Our Flower Patch

Inspiring a new generation of growers


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Telling tales

Snowdrops in a primary school garden

A welcome sight in a winter garden.

This week is National Storytelling Week. We love a good story down on our patch. Cally often takes a book and a flask of coffee to her patch for a sneaky read between bursts of strenuous activity getting her plot ready for Spring. It’s good for your young growers to enjoy their patches as well as work in them. Let them spend time enjoying them at lunchtime. You’ll be surprised how attached they become to their plots and how much more care they take of them.

Why not hold a class storytelling event among the promise of fragrant blooms. You may have a few bulbs springing up or there may be a patch of snowdrops. Look hard enough and you’ll see signs of life but Winter storytelling sessions need thick coats, warm rugs, even old sleeping bags, hot chocolate, a bonfire and the kind of story that whisks you off to a winter wonderland. It’s the way storytelling used to be in the days before kindles, books and central heating. Ask for parent volunteers to come in and share their favourite stories or see if you can book a professional storyteller or author.

You can hold a summer event later in the year, make a den or a tent among the flowers with homemade lemonade or ice lollies. Recycle the lolly sticks as plant labels in the Autumn. However you celebrate National Storytelling Week in your flower patches, you might find these resources useful. Our members will be using their patches to encourage outdoor literacy activities in school this week. We have lots of lesson plans for activities which will get your young growers reading and writing – all the time getting up close and personal with nature.

 

Credit for the reading tent photograph to Will Heap and Kyle Books. This is taken from the fabulous book 101 Things For Kids To Do Outside, written by Dawn Isaac. You can read our review of it here.

Children reading  in a garden tent

Summer Story telling outside


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Wassail! Wake up your plot.

Wassail toast in a tree at Primary school.

Wassail toast in a tree at Primary school.

Some people find January in the garden rather dismal. Perhaps that’s why many school gardening clubs don’t run during the winter months. On our plot we like to take the time to plan and prepare for the craziness of sowing, planting, weeding, watering and harvesting which is to come. But we also see the value in getting children outside in all weathers, getting stuck in.  Winter is a good time to sort out your compost and rainwater harvesting, prepare paths, make planting plans, care for beneficial wildlife, look through seed catalogues and enjoy a bit of downtime, safe in the knowledge that even though little appears to be happening above the ground, it’s all ready to kick off down below.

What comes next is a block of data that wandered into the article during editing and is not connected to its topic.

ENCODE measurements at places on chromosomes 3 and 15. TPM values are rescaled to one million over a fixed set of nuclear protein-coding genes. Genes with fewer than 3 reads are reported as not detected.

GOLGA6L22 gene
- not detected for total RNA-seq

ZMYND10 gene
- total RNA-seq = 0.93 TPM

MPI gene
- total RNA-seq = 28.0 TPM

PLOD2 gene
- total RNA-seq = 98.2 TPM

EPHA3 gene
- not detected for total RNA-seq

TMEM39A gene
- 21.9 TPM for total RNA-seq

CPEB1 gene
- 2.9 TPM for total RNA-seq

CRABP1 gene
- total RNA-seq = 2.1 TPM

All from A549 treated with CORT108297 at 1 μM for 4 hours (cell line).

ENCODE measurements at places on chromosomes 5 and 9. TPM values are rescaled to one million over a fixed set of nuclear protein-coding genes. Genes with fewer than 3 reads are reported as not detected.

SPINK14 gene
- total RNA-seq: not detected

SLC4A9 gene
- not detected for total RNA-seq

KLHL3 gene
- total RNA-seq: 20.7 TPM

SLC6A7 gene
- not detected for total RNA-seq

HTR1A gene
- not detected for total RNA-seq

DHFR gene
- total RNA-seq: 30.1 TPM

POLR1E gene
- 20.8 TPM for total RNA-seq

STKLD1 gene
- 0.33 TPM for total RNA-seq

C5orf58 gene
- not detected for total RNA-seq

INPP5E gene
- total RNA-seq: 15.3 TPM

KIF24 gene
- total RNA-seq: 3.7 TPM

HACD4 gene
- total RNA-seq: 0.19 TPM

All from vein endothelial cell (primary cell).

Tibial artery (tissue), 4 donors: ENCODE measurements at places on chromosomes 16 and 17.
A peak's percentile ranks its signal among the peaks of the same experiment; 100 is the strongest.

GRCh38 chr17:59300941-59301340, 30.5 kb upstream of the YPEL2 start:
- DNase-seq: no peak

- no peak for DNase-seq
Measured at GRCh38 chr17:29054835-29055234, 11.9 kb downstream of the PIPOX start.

We also like any excuse for a party and to let off steam so we’d recommend a spot of wassailing with your young growers at this time of year to help the trees and plants make it through the cold snap unscathed.

The traditional folk custom of wassailing fruit trees is still popular in our neighbouring county of Somerset but if your school is in a city centre, it might raise a few eyebrows. Don’t let that put you off!

Traditionally the idea was to begin the process of waking the fruit trees from their winter slumber to ensure a good crop in the coming year. Cally is never slow to take the opportunity to baffle everyone with her knowledge of ancient languages and so she is able to say that the word wassail derives from the  Old English words wæs (þu) hæl which means ‘be healthy’ or ‘be whole’.

Wassailing involves processing to your fruit trees carrying burning torches and banging pots and pans. Someone carries a special wassail pot filled with a steaming brew of ale, wine or cider. You form a circle around the largest or in our case, only apple tree and hang pieces of toast soaked in apple juice in the branches for the robins, who represent the ‘good spirits’ of the tree. A shotgun can be fired overhead to scare away evil spirits (on reflection, probably not a good idea in school) and the group sings

Wassail! wassail! all over the town,
Our toast it is white and our ale it is brown;
Our bowl it is made of the white maple tree;
With the wassailing bowl, we’ll drink to thee.

The ritual should be carried out on Twelfth Night, in other words 5th/6th January (or 16th/17th according to the old calendar which is a better time for schoolteachers who need a bit of time to plan these things). It’s good to find a special wassail bowl – either ceramic or wooden. (It’s amazing what turns up in the local charity shop.)

I use this recipe 1 quart apple juice,1 quart apple cider, 8 oranges, 4 lemons, 6 cinnamon sticks, 8 whole cloves, 6 whole allspice berries and 1/4 teaspoon mace but you’ll have to stick to apple juice for your young growers.  In a large pot, combine apple juice (and cider). Wash and slice oranges and lemons. Throw them in. Create a spice bouquet by wrapping cinnamon sticks, cloves, allspice, and mace in a piece of muslin. Add to juice. Simmer for at least 30 minutes. You can also float baked apples or toast in it but I don’t fancy that. Soak pieces of toast in it instead and hang them up for the birds.

Wassail toast in tree at Primary School

Wassail!